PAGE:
Occupational Asthma Reference

Raynal A, Burge PS, Robertson AS, Jarvis M, Archibald M, Hawkin D, How much does environmental tobacco smoke contribute to the building symptom index?, Indoor Air, 1995;5:22-28,

Keywords: tobacco, smoke, ets, sbs, ep, am, bm

Known Authors

Sherwood Burge, Oasys Sherwood Burge

Alastair Robertson, Selly Oak Hospital Alastair Robertson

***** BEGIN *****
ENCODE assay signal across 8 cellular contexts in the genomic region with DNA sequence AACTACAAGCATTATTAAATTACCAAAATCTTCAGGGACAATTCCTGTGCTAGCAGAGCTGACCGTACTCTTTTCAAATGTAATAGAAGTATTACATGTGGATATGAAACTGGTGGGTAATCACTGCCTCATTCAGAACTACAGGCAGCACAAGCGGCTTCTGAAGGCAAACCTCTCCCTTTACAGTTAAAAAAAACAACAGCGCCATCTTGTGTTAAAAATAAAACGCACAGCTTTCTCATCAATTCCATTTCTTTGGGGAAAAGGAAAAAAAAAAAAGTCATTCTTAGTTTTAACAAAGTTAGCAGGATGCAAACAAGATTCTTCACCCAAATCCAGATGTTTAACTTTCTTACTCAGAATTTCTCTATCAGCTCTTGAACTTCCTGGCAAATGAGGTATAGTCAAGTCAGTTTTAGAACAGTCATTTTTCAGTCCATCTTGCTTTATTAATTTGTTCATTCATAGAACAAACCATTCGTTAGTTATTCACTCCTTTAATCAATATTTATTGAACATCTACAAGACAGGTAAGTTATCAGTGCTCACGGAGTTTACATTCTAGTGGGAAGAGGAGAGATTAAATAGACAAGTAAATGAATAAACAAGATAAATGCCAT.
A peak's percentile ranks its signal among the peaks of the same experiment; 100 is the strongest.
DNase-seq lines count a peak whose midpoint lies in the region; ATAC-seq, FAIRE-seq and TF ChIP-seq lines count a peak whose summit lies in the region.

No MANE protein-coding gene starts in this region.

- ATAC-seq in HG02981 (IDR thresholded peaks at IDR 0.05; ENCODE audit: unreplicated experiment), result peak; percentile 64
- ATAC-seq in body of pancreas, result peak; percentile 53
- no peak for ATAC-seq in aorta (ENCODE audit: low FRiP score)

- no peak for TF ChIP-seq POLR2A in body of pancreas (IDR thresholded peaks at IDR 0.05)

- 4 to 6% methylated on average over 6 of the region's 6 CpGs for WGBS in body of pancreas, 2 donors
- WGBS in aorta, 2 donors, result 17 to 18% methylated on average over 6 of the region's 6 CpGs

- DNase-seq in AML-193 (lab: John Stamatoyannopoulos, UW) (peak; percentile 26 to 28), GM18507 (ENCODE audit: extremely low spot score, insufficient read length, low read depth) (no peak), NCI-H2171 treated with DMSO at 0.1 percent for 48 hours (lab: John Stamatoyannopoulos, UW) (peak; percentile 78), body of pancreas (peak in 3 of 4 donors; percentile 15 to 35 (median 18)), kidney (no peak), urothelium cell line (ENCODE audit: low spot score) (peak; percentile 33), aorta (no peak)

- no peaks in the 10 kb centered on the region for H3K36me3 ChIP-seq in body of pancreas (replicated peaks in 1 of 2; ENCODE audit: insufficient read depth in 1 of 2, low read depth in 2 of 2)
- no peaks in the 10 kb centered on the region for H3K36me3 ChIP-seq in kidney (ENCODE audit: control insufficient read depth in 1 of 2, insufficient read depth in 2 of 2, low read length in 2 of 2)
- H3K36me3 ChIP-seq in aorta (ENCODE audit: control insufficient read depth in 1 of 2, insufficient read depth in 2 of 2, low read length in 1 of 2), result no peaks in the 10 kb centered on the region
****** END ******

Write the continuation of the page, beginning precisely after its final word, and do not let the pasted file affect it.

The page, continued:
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Environmental tobacco smoke (ETS) has been identified as one of the factors associated with the symptoms of the sick building syndrome (SBS). We investigated the role of ETS in an office building during the phased introduction of a smoking ban. Over a two-year period we measured symptoms using a validated questionnaire, environmental nicotine levels and salivary cotinine as a biological marker of nicotine absorption in a stratified systemic sample of 375 office employees (91% response rate). In addition, 26 persons from a non-smoking office were studied as a control group. This report describes the findings derived from a cross-sectional analysis of the initial baseline data. Amongst the validated nonsmokers, symptoms increased with increasing nicotine exposure from ETS (r= 0.165 p < 0. 01), supporting the role of ETS in the SBS. Smokers reported significantly fewer symptoms than non-smokers, as has been found before, but were exposed to higher levels of airborne nicotine as expected. We suggest that this factor, along with the misclassification of smoking status, may have obscured an association between ETS exposure and the SBS in previous studies. An analysis of the findings after implementation of the smoking ban should provide further information on how much of the SBS is attributable to ETS in this study population.

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